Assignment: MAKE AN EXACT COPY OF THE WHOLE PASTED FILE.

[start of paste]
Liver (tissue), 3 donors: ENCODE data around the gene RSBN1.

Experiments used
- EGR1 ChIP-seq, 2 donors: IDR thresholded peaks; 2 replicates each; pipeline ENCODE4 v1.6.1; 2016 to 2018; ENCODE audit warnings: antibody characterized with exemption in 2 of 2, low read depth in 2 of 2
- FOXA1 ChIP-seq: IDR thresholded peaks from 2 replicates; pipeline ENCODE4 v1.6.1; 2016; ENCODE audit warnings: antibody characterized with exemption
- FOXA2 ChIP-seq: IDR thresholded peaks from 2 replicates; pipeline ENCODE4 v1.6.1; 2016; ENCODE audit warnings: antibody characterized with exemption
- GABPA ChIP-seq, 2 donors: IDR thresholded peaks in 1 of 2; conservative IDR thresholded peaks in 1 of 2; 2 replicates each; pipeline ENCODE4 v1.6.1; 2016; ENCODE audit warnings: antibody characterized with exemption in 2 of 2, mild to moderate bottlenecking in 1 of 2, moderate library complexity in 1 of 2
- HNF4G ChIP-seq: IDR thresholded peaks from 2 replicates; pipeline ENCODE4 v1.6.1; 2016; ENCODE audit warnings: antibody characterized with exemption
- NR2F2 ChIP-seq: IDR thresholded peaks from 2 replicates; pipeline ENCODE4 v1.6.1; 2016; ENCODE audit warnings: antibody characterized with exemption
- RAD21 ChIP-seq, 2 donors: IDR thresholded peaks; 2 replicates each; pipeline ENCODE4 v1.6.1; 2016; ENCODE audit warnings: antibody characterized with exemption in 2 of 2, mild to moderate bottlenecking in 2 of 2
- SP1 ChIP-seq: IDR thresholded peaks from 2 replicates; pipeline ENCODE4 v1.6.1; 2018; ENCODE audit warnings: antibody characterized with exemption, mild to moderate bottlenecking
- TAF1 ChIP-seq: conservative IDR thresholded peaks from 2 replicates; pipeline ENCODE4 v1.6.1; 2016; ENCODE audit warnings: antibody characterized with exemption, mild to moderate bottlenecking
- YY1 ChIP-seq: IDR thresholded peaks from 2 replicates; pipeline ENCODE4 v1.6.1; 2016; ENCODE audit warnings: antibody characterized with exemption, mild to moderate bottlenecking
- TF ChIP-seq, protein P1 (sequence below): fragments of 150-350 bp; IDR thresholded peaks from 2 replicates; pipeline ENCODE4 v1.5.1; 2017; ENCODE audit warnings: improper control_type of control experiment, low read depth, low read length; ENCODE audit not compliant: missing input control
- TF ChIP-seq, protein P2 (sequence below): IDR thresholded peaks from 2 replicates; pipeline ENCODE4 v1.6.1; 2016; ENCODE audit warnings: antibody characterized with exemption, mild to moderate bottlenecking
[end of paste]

Liver (tissue), 3 donors: ENCODE data around the gene RSBN1.

Experiments used
- EGR1 ChIP-seq, 2 donors: IDR thresholded peaks; 2 replicates each; pipeline ENCODE4 v1.6.1; 2016 to 2018; ENCODE audit warnings: antibody characterized with exemption in 2 of 2, low read depth in 2 of 2
- FOXA1 ChIP-seq: IDR thresholded peaks from 2 replicates; pipeline ENCODE4 v1.6.1; 2016; ENCODE audit warnings: antibody characterized with exemption
- FOXA2 ChIP-seq: IDR thresholded peaks from 2 replicates; pipeline ENCODE4 v1.6.1; 2016; ENCODE audit warnings: antibody characterized with exemption
- GABPA ChIP-seq, 2 donors: IDR thresholded peaks in 1 of 2; conservative IDR thresholded peaks in 1 of 2; 2 replicates each; pipeline ENCODE4 v1.6.1; 2016; ENCODE audit warnings: antibody characterized with exemption in 2 of 2, mild to moderate bottlenecking in 1 of 2, moderate library complexity in 1 of 2
- HNF4G ChIP-seq: IDR thresholded peaks from 2 replicates; pipeline ENCODE4 v1.6.1; 2016; ENCODE audit warnings: antibody characterized with exemption
- NR2F2 ChIP-seq: IDR thresholded peaks from 2 replicates; pipeline ENCODE4 v1.6.1; 2016; ENCODE audit warnings: antibody characterized with exemption
- RAD21 ChIP-seq, 2 donors: IDR thresholded peaks; 2 replicates each; pipeline ENCODE4 v1.6.1; 2016; ENCODE audit warnings: antibody characterized with exemption in 2 of 2, mild to moderate bottlenecking in 2 of 2
- SP1 ChIP-seq: IDR thresholded peaks from 2 replicates; pipeline ENCODE4 v1.6.1; 2018; ENCODE audit warnings: antibody characterized with exemption, mild to moderate bottlenecking
- TAF1 ChIP-seq: conservative IDR thresholded peaks from 2 replicates; pipeline ENCODE4 v1.6.1; 2016; ENCODE audit warnings: antibody characterized with exemption, mild to moderate bottlenecking
- YY1 ChIP-seq: IDR thresholded peaks from 2 replicates; pipeline ENCODE4 v1.6.1; 2016; ENCODE audit warnings: antibody characterized with exemption, mild to moderate bottlenecking
- TF ChIP-seq, protein P1 (sequence below): fragments of 150-350 bp; IDR thresholded peaks from 2 replicates; pipeline ENCODE4 v1.5.1; 2017; ENCODE audit warnings: improper control_type of control experiment, low read depth, low read length; ENCODE audit not compliant: missing input control
- TF ChIP-seq, protein P2 (sequence below): IDR thresholded peaks from 2 replicates; pipeline ENCODE4 v1.6.1; 2016; ENCODE audit warnings: antibody characterized with exemption, mild to moderate bottlenecking